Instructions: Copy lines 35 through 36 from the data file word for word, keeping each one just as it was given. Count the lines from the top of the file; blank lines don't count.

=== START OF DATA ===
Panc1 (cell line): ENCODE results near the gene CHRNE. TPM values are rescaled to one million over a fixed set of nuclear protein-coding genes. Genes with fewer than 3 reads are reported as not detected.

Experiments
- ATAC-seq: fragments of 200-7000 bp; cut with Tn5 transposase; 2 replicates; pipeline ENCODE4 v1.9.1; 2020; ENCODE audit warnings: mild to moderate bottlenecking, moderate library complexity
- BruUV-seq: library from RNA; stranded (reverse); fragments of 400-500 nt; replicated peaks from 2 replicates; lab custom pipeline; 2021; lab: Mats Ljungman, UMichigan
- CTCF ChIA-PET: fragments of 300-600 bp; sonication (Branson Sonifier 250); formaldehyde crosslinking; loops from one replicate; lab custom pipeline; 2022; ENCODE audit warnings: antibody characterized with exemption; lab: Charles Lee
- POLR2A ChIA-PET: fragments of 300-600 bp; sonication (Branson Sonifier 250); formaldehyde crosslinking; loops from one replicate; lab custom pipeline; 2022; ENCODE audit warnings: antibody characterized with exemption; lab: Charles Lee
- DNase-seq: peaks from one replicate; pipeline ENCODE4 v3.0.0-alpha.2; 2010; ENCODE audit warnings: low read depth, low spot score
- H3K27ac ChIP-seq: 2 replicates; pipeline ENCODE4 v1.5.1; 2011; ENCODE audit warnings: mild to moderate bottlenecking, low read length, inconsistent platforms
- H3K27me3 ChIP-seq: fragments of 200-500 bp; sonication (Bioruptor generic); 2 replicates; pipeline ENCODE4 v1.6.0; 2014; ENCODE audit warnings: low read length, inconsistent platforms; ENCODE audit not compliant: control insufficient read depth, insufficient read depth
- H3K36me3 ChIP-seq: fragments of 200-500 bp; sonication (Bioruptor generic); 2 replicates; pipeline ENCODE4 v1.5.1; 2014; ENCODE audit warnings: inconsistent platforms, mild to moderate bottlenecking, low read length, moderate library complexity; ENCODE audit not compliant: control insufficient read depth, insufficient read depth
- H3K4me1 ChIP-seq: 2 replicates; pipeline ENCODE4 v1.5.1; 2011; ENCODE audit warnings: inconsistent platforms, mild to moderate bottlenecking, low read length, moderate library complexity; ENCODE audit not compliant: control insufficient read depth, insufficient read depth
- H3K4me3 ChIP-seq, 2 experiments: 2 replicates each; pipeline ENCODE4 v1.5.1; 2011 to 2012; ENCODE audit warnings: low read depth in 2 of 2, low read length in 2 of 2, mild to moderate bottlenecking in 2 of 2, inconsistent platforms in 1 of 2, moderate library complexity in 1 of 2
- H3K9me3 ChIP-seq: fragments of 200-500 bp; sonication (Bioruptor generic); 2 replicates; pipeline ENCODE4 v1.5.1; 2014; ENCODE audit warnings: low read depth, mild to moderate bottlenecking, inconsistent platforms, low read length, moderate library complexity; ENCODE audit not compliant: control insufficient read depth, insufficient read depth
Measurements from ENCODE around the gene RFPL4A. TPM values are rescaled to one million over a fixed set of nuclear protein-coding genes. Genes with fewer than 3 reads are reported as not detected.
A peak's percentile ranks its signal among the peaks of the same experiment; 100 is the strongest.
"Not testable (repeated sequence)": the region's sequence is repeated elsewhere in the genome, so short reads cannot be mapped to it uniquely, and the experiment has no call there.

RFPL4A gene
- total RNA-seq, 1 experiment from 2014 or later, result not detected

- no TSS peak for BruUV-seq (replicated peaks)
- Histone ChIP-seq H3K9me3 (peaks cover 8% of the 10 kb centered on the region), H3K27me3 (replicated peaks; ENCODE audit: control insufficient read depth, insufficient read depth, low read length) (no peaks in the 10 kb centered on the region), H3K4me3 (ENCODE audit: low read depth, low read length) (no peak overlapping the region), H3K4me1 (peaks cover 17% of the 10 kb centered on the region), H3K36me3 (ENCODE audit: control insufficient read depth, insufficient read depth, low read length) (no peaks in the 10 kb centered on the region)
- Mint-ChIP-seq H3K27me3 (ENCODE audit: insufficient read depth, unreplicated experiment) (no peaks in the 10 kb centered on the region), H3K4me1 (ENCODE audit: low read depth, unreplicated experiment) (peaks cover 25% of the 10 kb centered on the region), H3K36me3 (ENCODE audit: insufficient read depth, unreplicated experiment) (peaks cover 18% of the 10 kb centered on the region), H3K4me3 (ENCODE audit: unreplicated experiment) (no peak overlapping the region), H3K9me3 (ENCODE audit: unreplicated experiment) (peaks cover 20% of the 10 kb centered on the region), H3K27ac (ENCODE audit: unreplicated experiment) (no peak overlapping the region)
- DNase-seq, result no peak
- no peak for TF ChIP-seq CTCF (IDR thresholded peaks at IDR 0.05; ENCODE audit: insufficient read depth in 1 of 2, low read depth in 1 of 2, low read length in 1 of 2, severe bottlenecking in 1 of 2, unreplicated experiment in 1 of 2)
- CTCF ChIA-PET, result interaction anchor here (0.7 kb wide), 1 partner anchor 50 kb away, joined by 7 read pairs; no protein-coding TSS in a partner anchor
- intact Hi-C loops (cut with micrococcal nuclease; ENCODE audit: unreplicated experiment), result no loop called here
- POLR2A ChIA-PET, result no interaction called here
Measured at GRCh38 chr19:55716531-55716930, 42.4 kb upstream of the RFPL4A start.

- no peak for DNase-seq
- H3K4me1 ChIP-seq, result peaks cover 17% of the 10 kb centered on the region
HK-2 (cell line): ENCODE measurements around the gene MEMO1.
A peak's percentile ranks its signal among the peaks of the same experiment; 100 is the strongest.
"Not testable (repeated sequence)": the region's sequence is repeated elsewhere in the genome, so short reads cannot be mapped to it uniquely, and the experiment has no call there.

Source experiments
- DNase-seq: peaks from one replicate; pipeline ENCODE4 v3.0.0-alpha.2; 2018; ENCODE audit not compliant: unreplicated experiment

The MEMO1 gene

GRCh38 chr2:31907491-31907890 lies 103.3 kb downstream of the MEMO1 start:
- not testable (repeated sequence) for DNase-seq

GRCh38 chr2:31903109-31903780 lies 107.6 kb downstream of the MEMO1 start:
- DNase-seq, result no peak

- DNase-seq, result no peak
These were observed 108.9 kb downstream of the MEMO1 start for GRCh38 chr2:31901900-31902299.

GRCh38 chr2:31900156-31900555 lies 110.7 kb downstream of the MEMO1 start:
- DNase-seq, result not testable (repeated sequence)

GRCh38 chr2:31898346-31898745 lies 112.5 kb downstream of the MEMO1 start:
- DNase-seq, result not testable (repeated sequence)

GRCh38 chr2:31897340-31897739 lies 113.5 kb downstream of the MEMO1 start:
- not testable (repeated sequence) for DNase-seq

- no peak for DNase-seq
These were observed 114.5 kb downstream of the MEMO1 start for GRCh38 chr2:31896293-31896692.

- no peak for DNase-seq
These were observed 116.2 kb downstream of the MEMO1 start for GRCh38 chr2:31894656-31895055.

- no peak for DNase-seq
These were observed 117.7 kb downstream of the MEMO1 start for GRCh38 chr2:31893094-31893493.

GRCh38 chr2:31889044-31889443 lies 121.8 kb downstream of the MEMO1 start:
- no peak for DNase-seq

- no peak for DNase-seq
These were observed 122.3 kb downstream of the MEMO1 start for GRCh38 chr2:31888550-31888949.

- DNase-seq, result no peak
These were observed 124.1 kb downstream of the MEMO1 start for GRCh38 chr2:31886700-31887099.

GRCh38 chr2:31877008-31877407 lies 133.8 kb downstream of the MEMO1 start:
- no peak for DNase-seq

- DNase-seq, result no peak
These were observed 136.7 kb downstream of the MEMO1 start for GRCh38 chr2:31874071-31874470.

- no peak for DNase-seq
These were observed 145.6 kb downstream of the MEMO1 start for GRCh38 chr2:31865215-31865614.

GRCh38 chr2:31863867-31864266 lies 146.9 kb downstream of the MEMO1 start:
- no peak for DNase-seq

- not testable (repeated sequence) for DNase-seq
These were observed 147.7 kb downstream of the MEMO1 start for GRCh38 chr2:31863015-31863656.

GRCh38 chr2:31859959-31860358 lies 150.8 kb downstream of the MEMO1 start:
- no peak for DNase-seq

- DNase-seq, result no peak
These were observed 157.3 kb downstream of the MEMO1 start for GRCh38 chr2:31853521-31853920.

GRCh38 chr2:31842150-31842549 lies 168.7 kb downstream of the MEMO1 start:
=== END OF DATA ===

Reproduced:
The MEMO1 gene

GRCh38 chr2:31907491-31907890 lies 103.3 kb downstream of the MEMO1 start: